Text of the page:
Academy Offers Up More than One Chance for a Posthumous Oscar Win

I doubt many of you cared or even thought twice of it when during the 2009 Oscar nominations Forrest Whitaker announced The Reader as a Best Picture nominee and when it came time to announce the producers he said, “Nominees to be announced.” The reason this happened is because the Academy has one hell of an arbitrary and pointless rule when it comes to producers listed for a Best Picture contender and that is the list must be no more than three names. This situation last popped up when Little Miss Sunshine was nominated and producers Albert Berger and Ron Yerxa were not included on the list of nominees as a result of this rule.

Well, The Reader ran into a similar pickle and IndieWire (via InContention) has the results:

Producer credits for Academy Award Best Picture nominee The Reader have been determined by the Producers Branch Executive Committee of the Academy of Motion Picture Arts and Sciences. The official nominees for the film are Anthony Minghella, Sydney Pollack, Donna Gigliotti and Redmond Morris.

Because four producers were listed on the credits form submitted for Oscar consideration and Academy rules allow for only three producers — except in “a rare and extraordinary circumstance” — to be nominated and potentially receive Oscar statuettes, a meeting of the executive committee was necessary.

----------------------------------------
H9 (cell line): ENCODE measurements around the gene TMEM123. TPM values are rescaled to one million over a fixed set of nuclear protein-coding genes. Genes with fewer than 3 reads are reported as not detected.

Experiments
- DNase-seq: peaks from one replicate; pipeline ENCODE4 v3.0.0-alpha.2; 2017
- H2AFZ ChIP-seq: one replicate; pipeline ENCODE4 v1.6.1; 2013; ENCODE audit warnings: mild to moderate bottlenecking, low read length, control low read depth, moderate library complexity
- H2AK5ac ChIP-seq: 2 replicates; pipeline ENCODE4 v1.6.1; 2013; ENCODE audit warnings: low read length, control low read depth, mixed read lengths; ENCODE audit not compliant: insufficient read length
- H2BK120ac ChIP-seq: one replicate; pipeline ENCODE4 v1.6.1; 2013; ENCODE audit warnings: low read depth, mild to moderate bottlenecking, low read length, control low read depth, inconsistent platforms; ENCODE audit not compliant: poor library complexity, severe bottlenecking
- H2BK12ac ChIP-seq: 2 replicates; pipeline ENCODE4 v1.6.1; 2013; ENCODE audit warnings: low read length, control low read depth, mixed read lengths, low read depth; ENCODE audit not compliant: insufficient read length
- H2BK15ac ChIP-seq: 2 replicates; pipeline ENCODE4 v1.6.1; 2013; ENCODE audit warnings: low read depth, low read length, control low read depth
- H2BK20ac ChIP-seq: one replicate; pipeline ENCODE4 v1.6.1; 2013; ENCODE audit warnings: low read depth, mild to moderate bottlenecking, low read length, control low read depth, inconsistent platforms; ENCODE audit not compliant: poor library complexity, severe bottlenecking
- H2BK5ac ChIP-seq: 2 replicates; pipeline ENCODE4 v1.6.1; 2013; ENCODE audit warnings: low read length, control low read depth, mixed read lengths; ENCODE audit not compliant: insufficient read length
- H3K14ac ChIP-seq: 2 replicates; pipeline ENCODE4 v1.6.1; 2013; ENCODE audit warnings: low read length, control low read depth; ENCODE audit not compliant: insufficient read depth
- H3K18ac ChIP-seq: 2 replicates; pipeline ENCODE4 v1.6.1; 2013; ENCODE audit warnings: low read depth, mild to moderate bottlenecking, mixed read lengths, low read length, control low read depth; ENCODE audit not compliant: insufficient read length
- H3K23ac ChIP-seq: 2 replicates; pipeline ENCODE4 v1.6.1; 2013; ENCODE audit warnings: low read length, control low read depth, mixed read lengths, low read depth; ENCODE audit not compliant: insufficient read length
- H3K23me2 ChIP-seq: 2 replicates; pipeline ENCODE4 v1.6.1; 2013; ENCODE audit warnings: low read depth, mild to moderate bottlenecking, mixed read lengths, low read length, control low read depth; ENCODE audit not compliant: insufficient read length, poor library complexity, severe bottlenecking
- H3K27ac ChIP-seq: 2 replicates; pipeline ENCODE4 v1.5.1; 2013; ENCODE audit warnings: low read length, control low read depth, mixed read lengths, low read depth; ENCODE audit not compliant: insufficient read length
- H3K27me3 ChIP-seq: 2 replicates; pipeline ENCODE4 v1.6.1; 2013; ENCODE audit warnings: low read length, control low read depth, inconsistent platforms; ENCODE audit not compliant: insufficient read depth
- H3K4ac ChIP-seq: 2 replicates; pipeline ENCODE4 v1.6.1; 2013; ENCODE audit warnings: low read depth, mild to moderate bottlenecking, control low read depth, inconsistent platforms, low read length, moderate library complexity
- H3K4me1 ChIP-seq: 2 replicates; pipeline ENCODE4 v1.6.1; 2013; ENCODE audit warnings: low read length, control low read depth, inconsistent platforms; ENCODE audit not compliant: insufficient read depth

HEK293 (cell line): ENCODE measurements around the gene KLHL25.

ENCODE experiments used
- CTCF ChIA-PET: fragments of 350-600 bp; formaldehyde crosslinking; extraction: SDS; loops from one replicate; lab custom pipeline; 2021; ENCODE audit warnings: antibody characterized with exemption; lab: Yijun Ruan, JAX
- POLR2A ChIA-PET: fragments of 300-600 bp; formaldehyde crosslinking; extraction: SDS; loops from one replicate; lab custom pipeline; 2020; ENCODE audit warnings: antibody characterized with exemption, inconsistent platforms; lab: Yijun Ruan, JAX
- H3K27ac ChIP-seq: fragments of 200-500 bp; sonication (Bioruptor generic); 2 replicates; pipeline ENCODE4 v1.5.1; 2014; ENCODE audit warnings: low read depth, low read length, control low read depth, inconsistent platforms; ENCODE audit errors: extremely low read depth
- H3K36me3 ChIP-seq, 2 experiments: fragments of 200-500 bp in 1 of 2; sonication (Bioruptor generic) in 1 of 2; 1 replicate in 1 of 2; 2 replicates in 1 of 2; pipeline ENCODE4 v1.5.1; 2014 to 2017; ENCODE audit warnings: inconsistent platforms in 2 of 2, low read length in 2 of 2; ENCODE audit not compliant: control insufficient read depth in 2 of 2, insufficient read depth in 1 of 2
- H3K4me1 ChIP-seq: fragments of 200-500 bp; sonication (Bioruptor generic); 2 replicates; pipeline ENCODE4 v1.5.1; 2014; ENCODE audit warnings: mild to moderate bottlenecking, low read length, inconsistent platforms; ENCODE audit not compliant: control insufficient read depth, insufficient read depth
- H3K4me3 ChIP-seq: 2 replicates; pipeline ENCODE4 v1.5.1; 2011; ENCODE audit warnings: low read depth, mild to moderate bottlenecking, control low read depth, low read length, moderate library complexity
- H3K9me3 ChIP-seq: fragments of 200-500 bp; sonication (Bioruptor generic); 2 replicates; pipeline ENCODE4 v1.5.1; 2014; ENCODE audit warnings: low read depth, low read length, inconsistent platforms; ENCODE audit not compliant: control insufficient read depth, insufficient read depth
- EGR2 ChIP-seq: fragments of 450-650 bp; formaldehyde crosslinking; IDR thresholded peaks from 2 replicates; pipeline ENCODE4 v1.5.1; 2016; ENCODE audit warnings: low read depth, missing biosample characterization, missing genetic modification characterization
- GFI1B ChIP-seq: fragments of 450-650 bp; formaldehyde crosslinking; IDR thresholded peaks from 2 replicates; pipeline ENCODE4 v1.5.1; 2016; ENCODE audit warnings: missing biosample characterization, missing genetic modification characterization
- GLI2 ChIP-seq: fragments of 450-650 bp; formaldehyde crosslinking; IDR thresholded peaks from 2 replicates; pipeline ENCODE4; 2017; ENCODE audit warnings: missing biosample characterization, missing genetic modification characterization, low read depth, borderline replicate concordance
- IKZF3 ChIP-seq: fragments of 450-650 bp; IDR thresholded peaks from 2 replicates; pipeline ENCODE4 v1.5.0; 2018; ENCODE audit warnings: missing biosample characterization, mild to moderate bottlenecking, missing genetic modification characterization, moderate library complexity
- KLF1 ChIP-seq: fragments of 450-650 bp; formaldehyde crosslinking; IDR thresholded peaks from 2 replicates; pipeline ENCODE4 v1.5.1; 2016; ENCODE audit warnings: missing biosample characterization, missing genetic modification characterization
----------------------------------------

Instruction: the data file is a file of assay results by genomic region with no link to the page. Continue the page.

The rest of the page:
In this case I have to assume the “rare and extraordinary circumstance” would be that both Anthony Minghella and Sydney Pollack have passed away and as deserving as it is that both their names be included on the list, this speaks volumes to the stupidity of the rule in the first place. No offense, but Pollack and Minghella being dead doesn’t make them any more deserving than Berger and Yerxa. Are you telling me the only way to get an Oscar nomination in some cases is to die?

The hate is already boiling over around the Internet following The Reader‘s Best Picture nomination. It is the worst reviewed of the Best Picture nominees receiving only 60% at RottenTomatoes and it’s also one of the least seen Best Picture nominees with only $9.6 million to its credit after being only released in 507 theaters. Could Harvey Weinstein pull out the miracle and turn what many are now calling “Nazi porn” into a Best Picture winner?

If you took the time to watch the video I posted with David Denby of the “New Yorker” and A.O. Scott from the “New York Times” you saw they believe Milk is the frontrunner over Slumdog Millionaire and for good reason, primarily the fact it is American and as Scott says, “I think the Oscars are an odd phenomena because what they’re really about is not the best movies of a given year, but the American film industry’s image of itself.” Makes sense.

Stay tuned for more Oscar coverage as I will begin making my predictions on Thursday.

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